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|Session 'overshadowed' by shortfall|
State Sen. Neil Riser said the 2009 session of the state Legislature will be overshadowed by a projected $1.3 billion budget deficit.
Speaking at the opening of the session on Monday, Gov. Bobby Jindal said there will be no "easy fixes" for the budget crunch and Riser agreed.
"I think the essence of his speech is that this session, above and beyond anything else, is about the money," said Riser, R-Columbia. "Just like at other times in the past, this session will be overshadowed by one big issue: the money. Jindal singled out the budget crunch and the necessary budget cuts as "real challenges" that will push lawmakers and state officials in the coming months.
"Indeed, you saw last year we had to make mid-year budget reductions of $341 million dollars," Jindal said. "We have $1.3 billion fewer dollars this year as we put together this year's budget, as we continue to work hard to move our state forward even while we have to do more with less."
Jindal challenged lawmakers to find bipartisan solutions and said any budget will not be Republican or Democrat at the end of the session in May.
"We don't always have to agree, we won't always agree," Jindal said. "'But what is important, what is important is we come together to work at the end, after we have the debates. After we have the full discussion. After we argue. It is important that we come together to do what is best for Louisiana."
Sen. Francis Thompson of Delhi said the Legislature is facing many difficult issues this session, but that "everyone is going to have to work together."
He said he was going to "continue to fight to make sure northeastern Louisiana, all of our communities, are not left out."
State Rep. Andy Anders applauded the governor's call for give and take and said that, without working together, very little would be accomplished in the session.
"The governor's package and what I and the Legislature see is a different package that we're going to have to work on," said Anders. "I just don't see making big cuts in one if we can all work through this thing to make something that we can all survive with."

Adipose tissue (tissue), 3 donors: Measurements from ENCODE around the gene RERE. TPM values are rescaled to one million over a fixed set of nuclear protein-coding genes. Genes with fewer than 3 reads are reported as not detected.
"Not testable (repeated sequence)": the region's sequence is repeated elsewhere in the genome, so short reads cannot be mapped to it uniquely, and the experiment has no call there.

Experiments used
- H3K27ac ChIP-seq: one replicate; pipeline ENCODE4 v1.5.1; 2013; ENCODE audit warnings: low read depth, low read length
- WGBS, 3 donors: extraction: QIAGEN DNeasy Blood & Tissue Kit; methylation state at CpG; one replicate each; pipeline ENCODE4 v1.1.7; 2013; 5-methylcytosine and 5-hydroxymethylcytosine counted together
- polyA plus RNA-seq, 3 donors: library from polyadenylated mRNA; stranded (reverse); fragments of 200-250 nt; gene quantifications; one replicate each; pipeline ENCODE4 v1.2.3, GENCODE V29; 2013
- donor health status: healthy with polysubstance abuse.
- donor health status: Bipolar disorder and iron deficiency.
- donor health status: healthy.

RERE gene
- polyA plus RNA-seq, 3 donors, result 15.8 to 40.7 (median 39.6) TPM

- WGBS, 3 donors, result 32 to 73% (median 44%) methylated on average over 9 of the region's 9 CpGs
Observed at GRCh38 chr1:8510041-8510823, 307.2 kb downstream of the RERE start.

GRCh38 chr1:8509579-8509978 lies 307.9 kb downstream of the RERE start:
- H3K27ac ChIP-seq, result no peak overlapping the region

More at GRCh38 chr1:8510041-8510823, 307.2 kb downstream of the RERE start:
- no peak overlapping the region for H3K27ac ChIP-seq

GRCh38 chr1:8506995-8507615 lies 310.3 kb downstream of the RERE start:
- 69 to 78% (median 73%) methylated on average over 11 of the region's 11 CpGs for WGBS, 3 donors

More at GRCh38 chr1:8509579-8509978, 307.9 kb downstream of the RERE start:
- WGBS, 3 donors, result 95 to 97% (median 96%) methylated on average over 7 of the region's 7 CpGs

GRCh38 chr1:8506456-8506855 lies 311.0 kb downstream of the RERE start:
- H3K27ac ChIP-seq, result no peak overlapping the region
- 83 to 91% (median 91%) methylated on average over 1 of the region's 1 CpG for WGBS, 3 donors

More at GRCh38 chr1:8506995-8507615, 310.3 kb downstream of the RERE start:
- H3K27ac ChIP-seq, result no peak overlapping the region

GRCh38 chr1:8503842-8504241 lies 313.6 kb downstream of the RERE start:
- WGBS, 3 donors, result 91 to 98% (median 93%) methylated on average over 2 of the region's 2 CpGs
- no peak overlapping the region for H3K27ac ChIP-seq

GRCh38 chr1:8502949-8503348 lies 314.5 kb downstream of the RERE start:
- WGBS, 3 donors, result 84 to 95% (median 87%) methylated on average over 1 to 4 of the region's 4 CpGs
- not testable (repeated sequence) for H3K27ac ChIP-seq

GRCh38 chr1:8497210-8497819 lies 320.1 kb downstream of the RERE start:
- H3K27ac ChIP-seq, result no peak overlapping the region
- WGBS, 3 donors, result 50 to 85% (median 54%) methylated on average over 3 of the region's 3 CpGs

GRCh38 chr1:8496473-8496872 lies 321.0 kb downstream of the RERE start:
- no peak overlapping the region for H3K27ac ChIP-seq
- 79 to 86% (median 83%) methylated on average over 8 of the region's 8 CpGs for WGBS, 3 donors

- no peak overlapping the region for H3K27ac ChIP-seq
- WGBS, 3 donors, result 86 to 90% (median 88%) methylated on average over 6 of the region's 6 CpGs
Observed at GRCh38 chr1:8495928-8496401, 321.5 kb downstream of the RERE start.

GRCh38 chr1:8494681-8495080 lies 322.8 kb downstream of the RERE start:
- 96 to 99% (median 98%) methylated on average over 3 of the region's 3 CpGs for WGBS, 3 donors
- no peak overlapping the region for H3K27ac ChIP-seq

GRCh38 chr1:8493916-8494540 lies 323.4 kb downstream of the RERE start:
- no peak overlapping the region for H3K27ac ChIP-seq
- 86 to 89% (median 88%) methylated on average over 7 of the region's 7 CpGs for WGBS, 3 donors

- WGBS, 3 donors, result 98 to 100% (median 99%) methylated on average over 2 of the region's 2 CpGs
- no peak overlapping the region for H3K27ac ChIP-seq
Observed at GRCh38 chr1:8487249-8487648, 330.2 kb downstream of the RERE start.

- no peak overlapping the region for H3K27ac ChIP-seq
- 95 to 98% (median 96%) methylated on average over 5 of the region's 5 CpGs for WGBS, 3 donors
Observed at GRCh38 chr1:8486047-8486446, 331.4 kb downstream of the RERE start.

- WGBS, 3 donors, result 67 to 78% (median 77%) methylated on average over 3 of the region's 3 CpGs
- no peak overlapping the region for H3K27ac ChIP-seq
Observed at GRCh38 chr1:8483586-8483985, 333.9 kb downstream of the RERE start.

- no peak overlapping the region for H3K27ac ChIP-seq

Anders said he has heard a number of opinions on how best to deal with the budget crisis but many of them rely too heavily on higher education and healthcare.
"We're not here to destroy higher education or to destroy health and welfare," Anders said. "I know I'm not here for that reason."
Riser said he looked forward to tackling the issues, but added that he did not expect discussions of any of the more radical, so-called "nuclear options" that have been discussed of late.
Among the options Riser dismissed was talk of delaying the implementation of the Stelly tax cuts and raiding the governor's economic development megafund to shore up state finances long enough to call for a constitutional convention later this year.
Under the current state constitution, virtually all state budget expenses are constitutionally protected, meaning they cannot be cut.
Riser said the constitution dictates that most of the cuts come from higher education and healthcare, tying the hands of legislators struggling to come up with solutions.
"That's what makes this session so difficult, when you're dealing with such a limited range of what you can deal with," Riser said.
Legislators won't waste time, however, as they are scheduled to take up the budget beginning Wednesday, when numerous committees begin examining Jindal's proposed budget.
Riser said he didn't expect any surprises, but anticipated a number of changes when the budget finally makes it to the governor's desk.
"The budget as you see it now will not be the final budget," Riser said. "I guess that's why they call it a surprise, because you're not expecting it."
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